Europa Point is the southernmost point of Gibraltar. On a clear day, views of North Africa can be seen across the Strait of Gibraltar including Ceuta and the Rif Mountains of Morocco; as well as the Bay of Gibraltar and the Spanish towns along its shores.
There are five notable buildings, Harding's Battery, the Ibrahim-al-Ibrahim Mosque, the Roman Catholic Shrine of Our Lady of Europe, the Europa Point Lighthouse and the Nun's Well. Europa Point is also the location of Gibraltar's only dedicated cricket oval where the Gibraltar national cricket team play and since 2013 Europa Point has been the location of the Sikorski Memorial.
Europa has been the site of Spanish and Moorish fortifications as well as those constructed by the British which added to the cliffs which were part of Gibraltar's natural defences. Additions included walls, the scarping of the rocks to remove foot and handholds and a large number of batteries supported by a local barracks. Today, Harding's Battery is central to the land at the end of the point. Built in the 19th century, this battery shows the scale of guns that could fire 800 pound projectiles over a foot in diameter over to the other side of the Straits of Gibraltar. The Europa Sunken Magazine that contained this ammunition is now a visitor centre.
The Europa Point Lighthouse was built by Governor Sir Alexander Woodford between 1838 and 1841. It was fully automated in 1994. It is the southernmost lighthouse for which Trinity House is responsible, and the only one outside the UK.
The mosque, also known as the King Fahd bin Abdulaziz al-Saud Mosque, was a gift from King Fahd of Saudi Arabia and took two years to build at a cost of around £5 million. It was officially inaugurated in 1997.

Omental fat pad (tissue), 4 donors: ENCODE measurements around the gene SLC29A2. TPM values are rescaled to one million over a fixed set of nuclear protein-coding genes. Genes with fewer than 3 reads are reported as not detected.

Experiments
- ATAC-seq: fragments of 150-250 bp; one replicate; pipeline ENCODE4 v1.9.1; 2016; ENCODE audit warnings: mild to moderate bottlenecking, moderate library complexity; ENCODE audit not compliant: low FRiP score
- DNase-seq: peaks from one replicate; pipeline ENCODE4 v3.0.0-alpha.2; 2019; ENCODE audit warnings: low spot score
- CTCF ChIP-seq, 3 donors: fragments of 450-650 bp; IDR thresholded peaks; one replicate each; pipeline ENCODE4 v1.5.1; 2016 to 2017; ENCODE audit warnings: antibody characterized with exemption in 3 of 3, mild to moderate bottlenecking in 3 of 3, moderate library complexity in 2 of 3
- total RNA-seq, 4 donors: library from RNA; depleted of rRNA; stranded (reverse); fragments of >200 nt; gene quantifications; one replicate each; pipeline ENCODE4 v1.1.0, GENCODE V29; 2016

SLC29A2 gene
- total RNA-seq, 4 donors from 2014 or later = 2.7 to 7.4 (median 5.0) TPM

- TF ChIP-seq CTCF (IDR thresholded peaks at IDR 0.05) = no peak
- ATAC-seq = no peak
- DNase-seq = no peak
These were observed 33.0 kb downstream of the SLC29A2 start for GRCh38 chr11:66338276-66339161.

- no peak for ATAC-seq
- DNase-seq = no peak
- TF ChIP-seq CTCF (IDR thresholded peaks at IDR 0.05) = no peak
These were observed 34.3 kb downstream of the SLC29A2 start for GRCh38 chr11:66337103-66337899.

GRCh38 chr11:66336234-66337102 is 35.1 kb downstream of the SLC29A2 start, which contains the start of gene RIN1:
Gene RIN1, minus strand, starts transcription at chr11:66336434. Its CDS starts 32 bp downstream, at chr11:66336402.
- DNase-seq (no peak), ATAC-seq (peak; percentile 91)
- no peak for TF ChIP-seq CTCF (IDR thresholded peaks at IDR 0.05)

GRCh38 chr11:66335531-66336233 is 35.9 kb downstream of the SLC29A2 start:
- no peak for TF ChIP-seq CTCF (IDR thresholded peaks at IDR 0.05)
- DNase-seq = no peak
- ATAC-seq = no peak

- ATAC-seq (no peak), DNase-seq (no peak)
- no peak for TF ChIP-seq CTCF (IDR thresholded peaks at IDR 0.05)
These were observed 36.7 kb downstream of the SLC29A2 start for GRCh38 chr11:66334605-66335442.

On 20 August 1462, on St. Bernard of Clairvaux's feastday, the Spaniards under Don Rodrigo Ponce de León, recaptured Gibraltar from the Moors. They found a little mosque at Europa Point and converted it into a Christian shrine in honour of Our Lady as Patroness of Europe, with devout intention of consecrating to God, through Mary, the whole continent, from a place of prayer and worship at its southernmost point.
They built a large chapel at right angles to the mosque's east wall and the whole area became the Shrine of Our Lady of Europe. A statue of the Virgin and Child was installed in this shrine. The statue was quite small, carved in wood and polychromed in royal red, blue and gold. The shrine prospered in fame and popularity, for well over two centuries. Ships passing through the Strait saluted Our Lady as they passed Europa Point and mariners often came ashore with gifts to the shrine. Provisions were made by them for a constant supply of oil so that a light could be kept burning not only in front of the image but also in the tower.
Nun's Well is an old underground water store opposite the end of the Keightley Way Tunnel. The water was used in the nineteenth century to make beer. In 1988 the buildings were repaired in order that it could be used by visitors to Gibraltar.References:
The Externsteine (Extern stones) is a distinctive sandstone rock formation located in the Teutoburg Forest, near the town of Horn-Bad Meinberg. The formation is a tor consisting of several tall, narrow columns of rock which rise abruptly from the surrounding wooded hills. Archaeological excavations have yielded some Upper Paleolithic stone tools dating to about 10,700 BC from 9,600 BC.
In a popular tradition going back to an idea proposed to Hermann Hamelmann in 1564, the Externsteine are identified as a sacred site of the pagan Saxons, and the location of the Irminsul (sacral pillar-like object in German paganism) idol reportedly destroyed by Charlemagne; there is however no archaeological evidence that would confirm the site's use during the relevant period.
The stones were used as the site of a hermitage in the Middle Ages, and by at least the high medieval period were the site of a Christian chapel. The Externsteine relief is a medieval depiction of the Descent from the Cross. It remains controversial whether the site was already used for Christian worship in the 8th to early 10th centuries.
The Externsteine gained prominence when Völkisch and nationalistic scholars took an interest in the late 19th and early 20th centuries. This interest peaked under the Nazi regime, when the Externsteine became a focus of nazi propaganda. Today, they remain a popular tourist destination and also continue to attract Neo-Pagans and Neo-Nazis.